6. Almost everybody seems to think this makes me shallow, which is amusing.

I know there is more to life than this! I was having a bit of fun. Lighten up. Please.

And so, on with the project:

  1. N’Sync – Pop
  2. Take That – Relight My Fire
  3. Take That – Could It Be Magic
  4. F5ive – If Ya Gettin’ Down
  5. Backstreet Boys – Everybody (Backstreet’s Back)
  6. A1 – Same Old Brand New You
  7. NEW A1 – Caught In The Middle
  8. NEW Blue – All Rise

I guess I really am shallow!

Previously: Ultimate Boy Band CD (1)

Go Out

I’m not the most active member of this community but I certainly feel it is a community and one I am happy to be part of.

This morning the post man knocked more than once. PY, who always jumps out of bed for parcels and post, decided to answer the door where he discovered a large parcel from Out – my lovely black fleece had arrived (from OutOnTheStreets to be precise). This event, and Tom’s post (which I highlighted the other day and started out as a response to this) set me thinking about notions of community.

Now Out is an online community of (mainly) gay men from around the world – although at the moment it’s predominantly UK based. It’s a great place to be and very unlike many of the other commercial gay sites. It’s all about social interactions and not about sex (like some) nor about profit (like others). It funds itself by way of a non-compulsory licence fee and sells merchandise to add to that. It encourages real-world events and traditional social interaction.

Now, I have never attended one of the events and I don’t log on every day (like some). I don’t count many of my friends (online or otherwise) as being members and I can’t say I have made any lasting friendships on Out – although many have.

However, it is still a community and I am still part of it. I choose to contribute financially and I should do more in real life. There are many issues raised by Out that I shall discuss in more detail at some point soon (paying for online content; the concept of zero exploitation and the concept of online communities) but at this point all I want to say is that I feel similar about blogging. I do it primarily for my own record/entertainment/amusement. As a by-product, I get to tell the world how I feel about things and strike up some interesting discussions and relationships along the way. It’s a place for me to express and, most importantly, it’s another community that I belong to. Again, I’m not the most active member of this community but I certainly feel it is a community and one I am happy to be part of.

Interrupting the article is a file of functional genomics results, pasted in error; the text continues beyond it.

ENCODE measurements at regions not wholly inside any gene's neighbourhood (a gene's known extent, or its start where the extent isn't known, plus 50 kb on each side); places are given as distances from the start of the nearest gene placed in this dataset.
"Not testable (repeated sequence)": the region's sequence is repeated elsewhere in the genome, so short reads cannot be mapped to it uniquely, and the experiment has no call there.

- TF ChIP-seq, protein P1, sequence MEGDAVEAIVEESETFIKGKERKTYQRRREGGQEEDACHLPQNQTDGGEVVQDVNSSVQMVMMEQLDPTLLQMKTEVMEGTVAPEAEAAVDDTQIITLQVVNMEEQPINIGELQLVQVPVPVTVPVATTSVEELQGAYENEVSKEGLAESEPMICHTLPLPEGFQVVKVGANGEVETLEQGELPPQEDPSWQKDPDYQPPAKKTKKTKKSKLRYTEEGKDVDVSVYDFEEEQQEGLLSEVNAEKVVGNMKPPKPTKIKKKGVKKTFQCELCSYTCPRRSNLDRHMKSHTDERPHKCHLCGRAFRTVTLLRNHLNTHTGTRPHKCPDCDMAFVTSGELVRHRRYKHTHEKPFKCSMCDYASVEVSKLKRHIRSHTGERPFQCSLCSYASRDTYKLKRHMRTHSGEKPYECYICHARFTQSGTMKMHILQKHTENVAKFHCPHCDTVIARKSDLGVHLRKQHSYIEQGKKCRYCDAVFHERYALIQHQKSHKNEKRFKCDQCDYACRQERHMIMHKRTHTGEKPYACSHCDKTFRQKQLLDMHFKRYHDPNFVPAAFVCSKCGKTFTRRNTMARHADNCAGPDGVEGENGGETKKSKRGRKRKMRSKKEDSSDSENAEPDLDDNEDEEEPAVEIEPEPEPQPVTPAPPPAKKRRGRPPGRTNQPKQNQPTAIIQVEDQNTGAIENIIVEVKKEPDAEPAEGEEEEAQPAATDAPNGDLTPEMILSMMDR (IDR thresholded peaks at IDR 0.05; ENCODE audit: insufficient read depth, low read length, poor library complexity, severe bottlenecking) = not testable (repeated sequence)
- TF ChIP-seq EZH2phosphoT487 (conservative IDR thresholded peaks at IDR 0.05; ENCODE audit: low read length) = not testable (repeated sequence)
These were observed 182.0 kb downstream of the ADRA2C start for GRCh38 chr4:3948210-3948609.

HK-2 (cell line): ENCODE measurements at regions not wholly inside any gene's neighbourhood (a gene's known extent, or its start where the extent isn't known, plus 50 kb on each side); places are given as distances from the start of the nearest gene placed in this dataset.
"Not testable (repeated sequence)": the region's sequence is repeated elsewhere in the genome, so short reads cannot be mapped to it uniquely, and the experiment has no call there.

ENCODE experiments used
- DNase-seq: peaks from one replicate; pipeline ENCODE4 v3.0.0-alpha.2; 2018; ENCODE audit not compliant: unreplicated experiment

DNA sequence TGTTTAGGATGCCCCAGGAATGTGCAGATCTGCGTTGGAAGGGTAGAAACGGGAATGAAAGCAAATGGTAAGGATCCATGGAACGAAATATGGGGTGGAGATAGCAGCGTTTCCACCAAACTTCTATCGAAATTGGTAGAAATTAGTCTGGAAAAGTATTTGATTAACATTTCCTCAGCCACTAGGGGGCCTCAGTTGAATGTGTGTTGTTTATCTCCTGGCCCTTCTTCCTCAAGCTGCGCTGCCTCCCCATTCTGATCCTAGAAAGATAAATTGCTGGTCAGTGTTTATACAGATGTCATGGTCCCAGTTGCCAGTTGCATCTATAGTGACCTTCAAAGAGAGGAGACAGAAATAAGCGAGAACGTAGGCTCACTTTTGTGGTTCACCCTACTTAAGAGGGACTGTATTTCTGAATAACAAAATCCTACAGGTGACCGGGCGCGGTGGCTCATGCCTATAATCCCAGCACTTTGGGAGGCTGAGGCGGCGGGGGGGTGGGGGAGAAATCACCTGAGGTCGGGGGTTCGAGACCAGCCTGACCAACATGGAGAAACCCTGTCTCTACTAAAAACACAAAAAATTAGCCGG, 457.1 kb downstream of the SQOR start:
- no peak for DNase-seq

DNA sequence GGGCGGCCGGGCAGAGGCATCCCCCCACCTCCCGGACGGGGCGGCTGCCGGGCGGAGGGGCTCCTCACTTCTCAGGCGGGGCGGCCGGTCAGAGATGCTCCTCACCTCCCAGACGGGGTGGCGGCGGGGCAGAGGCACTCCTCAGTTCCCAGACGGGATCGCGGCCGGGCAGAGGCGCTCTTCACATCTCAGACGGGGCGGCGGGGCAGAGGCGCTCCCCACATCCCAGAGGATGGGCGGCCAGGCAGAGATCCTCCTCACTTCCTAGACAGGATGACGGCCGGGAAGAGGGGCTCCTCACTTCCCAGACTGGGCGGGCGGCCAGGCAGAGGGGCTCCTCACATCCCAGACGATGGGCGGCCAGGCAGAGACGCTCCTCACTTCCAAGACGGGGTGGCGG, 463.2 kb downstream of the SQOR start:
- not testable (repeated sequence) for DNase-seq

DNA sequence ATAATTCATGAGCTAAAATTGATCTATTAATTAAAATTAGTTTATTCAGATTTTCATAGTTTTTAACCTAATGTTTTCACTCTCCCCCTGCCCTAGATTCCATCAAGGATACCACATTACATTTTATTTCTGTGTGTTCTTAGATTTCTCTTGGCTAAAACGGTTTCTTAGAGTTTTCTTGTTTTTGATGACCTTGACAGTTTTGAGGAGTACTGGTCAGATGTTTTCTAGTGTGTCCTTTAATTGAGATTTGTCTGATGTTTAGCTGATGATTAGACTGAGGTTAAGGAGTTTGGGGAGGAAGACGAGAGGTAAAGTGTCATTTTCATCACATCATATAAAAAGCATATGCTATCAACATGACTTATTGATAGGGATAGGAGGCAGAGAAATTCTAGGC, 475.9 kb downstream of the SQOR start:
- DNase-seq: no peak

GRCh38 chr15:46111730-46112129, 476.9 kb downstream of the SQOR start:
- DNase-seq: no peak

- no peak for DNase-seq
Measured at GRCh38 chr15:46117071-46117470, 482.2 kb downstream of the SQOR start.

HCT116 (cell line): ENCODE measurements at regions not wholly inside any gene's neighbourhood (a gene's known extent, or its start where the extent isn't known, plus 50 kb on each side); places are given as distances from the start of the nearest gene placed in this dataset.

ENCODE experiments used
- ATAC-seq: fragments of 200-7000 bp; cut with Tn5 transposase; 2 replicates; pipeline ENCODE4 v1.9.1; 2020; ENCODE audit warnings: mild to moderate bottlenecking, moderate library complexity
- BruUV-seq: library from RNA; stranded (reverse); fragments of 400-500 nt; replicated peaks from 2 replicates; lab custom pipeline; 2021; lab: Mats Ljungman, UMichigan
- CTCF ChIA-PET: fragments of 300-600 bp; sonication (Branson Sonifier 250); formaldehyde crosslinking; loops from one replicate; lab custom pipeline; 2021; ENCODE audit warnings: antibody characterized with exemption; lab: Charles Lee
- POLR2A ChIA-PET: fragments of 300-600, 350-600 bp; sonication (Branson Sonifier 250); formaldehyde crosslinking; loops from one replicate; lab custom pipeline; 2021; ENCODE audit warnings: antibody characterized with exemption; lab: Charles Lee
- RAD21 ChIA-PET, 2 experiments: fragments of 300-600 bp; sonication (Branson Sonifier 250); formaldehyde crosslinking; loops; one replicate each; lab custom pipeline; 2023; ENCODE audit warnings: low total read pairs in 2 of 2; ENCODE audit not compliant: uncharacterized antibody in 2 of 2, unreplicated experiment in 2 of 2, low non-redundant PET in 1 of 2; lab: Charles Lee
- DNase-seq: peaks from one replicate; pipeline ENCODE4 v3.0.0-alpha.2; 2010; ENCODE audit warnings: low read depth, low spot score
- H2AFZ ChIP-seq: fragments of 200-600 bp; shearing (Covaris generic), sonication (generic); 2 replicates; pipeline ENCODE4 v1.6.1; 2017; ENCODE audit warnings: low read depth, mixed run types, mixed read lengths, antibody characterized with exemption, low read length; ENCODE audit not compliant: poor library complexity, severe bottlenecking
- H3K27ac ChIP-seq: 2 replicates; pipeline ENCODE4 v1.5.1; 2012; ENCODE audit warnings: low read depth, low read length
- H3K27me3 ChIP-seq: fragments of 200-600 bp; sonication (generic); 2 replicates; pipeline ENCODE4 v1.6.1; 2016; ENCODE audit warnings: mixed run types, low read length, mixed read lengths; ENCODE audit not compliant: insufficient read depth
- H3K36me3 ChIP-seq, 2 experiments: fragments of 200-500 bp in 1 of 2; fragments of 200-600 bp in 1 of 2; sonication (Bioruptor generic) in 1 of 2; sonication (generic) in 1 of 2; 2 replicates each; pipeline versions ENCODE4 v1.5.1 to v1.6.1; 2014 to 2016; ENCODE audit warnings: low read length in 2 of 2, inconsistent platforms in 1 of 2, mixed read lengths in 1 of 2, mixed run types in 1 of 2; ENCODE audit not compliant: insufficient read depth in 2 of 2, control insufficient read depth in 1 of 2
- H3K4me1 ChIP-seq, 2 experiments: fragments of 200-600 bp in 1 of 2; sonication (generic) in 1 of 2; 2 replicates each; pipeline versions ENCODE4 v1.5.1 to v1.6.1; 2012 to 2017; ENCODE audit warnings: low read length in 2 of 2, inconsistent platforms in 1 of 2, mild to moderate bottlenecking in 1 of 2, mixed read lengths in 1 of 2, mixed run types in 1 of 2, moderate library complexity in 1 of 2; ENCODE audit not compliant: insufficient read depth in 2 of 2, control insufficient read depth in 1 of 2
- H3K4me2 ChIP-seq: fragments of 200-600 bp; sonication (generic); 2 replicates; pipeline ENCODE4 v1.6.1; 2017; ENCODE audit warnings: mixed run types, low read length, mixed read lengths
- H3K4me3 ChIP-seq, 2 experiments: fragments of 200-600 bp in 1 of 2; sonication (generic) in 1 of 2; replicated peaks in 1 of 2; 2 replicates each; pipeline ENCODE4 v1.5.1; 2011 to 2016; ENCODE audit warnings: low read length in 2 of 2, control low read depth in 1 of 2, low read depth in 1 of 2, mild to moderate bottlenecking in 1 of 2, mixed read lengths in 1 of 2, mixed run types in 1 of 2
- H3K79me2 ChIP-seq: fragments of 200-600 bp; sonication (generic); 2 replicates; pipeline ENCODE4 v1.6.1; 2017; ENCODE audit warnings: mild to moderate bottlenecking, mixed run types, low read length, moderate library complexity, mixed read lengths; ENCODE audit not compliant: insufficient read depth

Inspirational Eden

Tim Smit provides an insight into the group vision that resulted in one of the more successful Millennium projects – Eden. And the fact that it is the work of a committed group of people is not lost on the reader. Smit regularly repeats the mantra that Eden was only developed thanks to the work of a wide range of individuals from contractors to councils, and not forgetting the plant-men.

Tim Smit provides an insight into the group vision that resulted in one of the more successful Millennium projects – Eden. And the fact that it is the work of a committed group of people is not lost on the reader. Smit regularly repeats the mantra that Eden was only developed thanks to the work of a wide range of individuals from contractors to councils, and not forgetting the plant-men.

If you want to understand some details behind the way such projects are developed then this is a book you should read. When the project was floundering while all the funding partners came together then Tim Smit was there and he relives it through the book. Sometimes you wonder how it call came together.

On the other hand, if you are a plant-lover, gardener or horticulturalist then this is also a book you should read. Smit tells the fascinating story of the development of the biome concepts and the plants they chose to grow. More importantly he discusses the relationship between man and the natural surroundings we inhabit; debating our fragile relationship with a range of environments along the way.

However, what you take from this book is a mixture of all of the above. Landscaping, plant husbandry and environmental considerations sit alongside planning, funding, road building and visitor education projects. It’s one man’s personal account rather than a definitive history and the cast of characters seems endless and, sometimes, confusing. However, the determination and vision that drove the project; the commitment and enthusiasm of all the people and the role Eden believes it should be playing on the world stage are all presented in an accessible, very readable account of, what seems to have been, a long but successful process. If this book doesn’t inspire you to aim higher and better, then nothing will.Buy Eden at Amazon.co.uk

Hope I Haven’t Missed Your Birthday

My trusted Palm Vx – from which sprang the this blog¬†(why just write stuff for my own reading when I can bore everybody else?) – contains many useful freeware/shareware and fully-paid up pieces of software that didn’t come pre-installed. The most useful is DateMate. Datemate is a simple little program that stores birthdays, anniversaries and events and is able to populate the Palm Date Book with update information so that I can always recall how old somebody is and how many years they have been married. If you own a Palm I would wholeheartedly recommend you look at it.

Sadly, however, I have done two silly things in the past months:

  • Firstly, I changed my synchronisation settings with Outlook so that all birth dates and anniversaries were wiped from my Date Book. This is OK, as DateMate will retain the backup and all I had to do was re-enter them but ..
  • Secondly, I updated DateMate and forgot to read the update instructions so I have updated to a later version that won’t accept my registation number. As a consequence, I can’t export a list of all the entries to enable an easy re-entry procedure. So now I am going to have to upgrade and I am not sure it’s 100% necessary.

Ah well, maybe it would be easier to maintain a paper diary but it wouldn’t be as much fun, would it?